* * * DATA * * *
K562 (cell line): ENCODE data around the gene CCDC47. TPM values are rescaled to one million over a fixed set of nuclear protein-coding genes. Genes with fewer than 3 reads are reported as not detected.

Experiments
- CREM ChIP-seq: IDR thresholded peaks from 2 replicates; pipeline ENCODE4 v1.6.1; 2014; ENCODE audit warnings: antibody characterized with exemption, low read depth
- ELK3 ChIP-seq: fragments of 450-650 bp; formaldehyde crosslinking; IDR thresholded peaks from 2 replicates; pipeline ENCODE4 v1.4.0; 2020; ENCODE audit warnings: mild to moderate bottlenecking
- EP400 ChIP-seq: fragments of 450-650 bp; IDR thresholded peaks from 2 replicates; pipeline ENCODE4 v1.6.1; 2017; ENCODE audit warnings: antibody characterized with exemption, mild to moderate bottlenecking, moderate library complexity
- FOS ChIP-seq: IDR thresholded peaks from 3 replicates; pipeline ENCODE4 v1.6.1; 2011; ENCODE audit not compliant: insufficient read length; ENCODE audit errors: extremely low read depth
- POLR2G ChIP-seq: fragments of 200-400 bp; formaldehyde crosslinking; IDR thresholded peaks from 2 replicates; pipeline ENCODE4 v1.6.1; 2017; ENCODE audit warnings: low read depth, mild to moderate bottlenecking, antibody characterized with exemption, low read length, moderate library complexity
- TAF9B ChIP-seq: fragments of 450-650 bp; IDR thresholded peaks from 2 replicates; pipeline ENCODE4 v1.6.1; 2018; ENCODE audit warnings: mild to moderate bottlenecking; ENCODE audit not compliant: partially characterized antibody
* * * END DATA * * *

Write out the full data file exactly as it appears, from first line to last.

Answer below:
K562 (cell line): ENCODE data around the gene CCDC47. TPM values are rescaled to one million over a fixed set of nuclear protein-coding genes. Genes with fewer than 3 reads are reported as not detected.

Experiments
- CREM ChIP-seq: IDR thresholded peaks from 2 replicates; pipeline ENCODE4 v1.6.1; 2014; ENCODE audit warnings: antibody characterized with exemption, low read depth
- ELK3 ChIP-seq: fragments of 450-650 bp; formaldehyde crosslinking; IDR thresholded peaks from 2 replicates; pipeline ENCODE4 v1.4.0; 2020; ENCODE audit warnings: mild to moderate bottlenecking
- EP400 ChIP-seq: fragments of 450-650 bp; IDR thresholded peaks from 2 replicates; pipeline ENCODE4 v1.6.1; 2017; ENCODE audit warnings: antibody characterized with exemption, mild to moderate bottlenecking, moderate library complexity
- FOS ChIP-seq: IDR thresholded peaks from 3 replicates; pipeline ENCODE4 v1.6.1; 2011; ENCODE audit not compliant: insufficient read length; ENCODE audit errors: extremely low read depth
- POLR2G ChIP-seq: fragments of 200-400 bp; formaldehyde crosslinking; IDR thresholded peaks from 2 replicates; pipeline ENCODE4 v1.6.1; 2017; ENCODE audit warnings: low read depth, mild to moderate bottlenecking, antibody characterized with exemption, low read length, moderate library complexity
- TAF9B ChIP-seq: fragments of 450-650 bp; IDR thresholded peaks from 2 replicates; pipeline ENCODE4 v1.6.1; 2018; ENCODE audit warnings: mild to moderate bottlenecking; ENCODE audit not compliant: partially characterized antibody